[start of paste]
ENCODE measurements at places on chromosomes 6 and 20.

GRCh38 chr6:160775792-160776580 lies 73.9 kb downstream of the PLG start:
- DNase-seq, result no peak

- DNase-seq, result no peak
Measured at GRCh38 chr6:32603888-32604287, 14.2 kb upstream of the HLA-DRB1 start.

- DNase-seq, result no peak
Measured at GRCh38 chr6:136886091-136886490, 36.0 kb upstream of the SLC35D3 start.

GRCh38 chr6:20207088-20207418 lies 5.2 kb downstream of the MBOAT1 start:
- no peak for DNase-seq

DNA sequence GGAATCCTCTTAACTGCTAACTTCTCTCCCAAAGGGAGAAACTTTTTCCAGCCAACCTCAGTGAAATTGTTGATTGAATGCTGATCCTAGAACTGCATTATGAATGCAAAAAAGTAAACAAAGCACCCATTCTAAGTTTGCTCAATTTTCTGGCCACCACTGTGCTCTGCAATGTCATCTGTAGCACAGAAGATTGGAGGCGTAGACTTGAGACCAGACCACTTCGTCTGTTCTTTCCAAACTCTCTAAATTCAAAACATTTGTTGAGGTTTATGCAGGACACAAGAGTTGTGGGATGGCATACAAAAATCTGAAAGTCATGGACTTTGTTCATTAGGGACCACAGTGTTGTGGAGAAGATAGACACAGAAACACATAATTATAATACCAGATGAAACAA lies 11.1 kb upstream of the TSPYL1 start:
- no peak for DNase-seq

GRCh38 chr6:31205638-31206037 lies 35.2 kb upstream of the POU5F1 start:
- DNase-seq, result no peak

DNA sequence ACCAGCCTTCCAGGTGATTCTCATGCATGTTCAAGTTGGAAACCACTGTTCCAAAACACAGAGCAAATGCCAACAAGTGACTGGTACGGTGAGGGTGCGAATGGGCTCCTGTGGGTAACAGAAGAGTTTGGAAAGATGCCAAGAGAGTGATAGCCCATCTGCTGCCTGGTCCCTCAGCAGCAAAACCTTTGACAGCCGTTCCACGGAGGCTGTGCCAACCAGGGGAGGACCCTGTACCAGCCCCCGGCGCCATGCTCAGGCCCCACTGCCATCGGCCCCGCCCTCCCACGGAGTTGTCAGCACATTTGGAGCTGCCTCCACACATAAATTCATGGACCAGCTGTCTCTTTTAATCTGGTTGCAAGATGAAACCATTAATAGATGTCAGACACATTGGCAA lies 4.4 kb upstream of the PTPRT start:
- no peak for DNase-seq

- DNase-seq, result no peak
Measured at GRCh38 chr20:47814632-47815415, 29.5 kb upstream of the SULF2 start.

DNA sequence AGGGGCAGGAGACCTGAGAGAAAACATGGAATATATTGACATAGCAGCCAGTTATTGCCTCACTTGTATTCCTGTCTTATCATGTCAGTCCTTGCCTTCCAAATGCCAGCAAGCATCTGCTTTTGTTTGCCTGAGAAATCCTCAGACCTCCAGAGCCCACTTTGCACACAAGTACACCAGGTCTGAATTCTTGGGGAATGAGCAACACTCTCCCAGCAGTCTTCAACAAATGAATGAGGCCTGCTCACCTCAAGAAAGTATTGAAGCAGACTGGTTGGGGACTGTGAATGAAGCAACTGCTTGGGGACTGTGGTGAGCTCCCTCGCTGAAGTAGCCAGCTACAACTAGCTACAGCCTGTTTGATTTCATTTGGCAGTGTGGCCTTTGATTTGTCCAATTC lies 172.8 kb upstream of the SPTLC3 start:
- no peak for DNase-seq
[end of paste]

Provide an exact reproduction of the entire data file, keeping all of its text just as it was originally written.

ENCODE measurements at places on chromosomes 6 and 20.

GRCh38 chr6:160775792-160776580 lies 73.9 kb downstream of the PLG start:
- DNase-seq, result no peak

- DNase-seq, result no peak
Measured at GRCh38 chr6:32603888-32604287, 14.2 kb upstream of the HLA-DRB1 start.

- DNase-seq, result no peak
Measured at GRCh38 chr6:136886091-136886490, 36.0 kb upstream of the SLC35D3 start.

GRCh38 chr6:20207088-20207418 lies 5.2 kb downstream of the MBOAT1 start:
- no peak for DNase-seq

DNA sequence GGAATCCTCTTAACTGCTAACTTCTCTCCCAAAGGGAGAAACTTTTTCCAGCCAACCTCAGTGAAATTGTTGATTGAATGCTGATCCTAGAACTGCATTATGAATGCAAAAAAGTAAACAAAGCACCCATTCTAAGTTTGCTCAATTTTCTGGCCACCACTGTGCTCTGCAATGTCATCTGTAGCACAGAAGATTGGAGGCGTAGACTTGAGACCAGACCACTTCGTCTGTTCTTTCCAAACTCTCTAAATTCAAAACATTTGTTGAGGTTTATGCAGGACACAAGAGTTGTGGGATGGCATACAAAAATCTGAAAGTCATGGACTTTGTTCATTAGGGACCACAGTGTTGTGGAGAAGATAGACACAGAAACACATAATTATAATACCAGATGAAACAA lies 11.1 kb upstream of the TSPYL1 start:
- no peak for DNase-seq

GRCh38 chr6:31205638-31206037 lies 35.2 kb upstream of the POU5F1 start:
- DNase-seq, result no peak

DNA sequence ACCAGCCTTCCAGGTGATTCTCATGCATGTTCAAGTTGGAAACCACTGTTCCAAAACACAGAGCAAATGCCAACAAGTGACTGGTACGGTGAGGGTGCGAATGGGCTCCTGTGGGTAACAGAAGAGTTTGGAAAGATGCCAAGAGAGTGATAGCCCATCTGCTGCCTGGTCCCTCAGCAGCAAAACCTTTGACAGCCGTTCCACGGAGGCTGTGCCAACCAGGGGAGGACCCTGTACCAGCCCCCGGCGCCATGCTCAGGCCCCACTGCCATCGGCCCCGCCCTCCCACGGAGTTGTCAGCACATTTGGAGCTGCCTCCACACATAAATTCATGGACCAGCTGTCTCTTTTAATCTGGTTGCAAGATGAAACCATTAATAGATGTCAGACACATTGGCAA lies 4.4 kb upstream of the PTPRT start:
- no peak for DNase-seq

- DNase-seq, result no peak
Measured at GRCh38 chr20:47814632-47815415, 29.5 kb upstream of the SULF2 start.

DNA sequence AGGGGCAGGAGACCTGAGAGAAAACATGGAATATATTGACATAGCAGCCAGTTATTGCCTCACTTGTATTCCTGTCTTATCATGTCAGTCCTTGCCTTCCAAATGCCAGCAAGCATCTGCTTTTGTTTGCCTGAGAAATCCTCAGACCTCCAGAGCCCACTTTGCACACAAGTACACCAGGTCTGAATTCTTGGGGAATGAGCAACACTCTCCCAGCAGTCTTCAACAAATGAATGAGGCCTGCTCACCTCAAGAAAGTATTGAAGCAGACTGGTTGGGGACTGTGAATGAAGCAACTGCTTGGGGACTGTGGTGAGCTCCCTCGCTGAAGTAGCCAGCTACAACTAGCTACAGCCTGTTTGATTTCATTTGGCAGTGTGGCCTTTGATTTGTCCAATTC lies 172.8 kb upstream of the SPTLC3 start:
- no peak for DNase-seq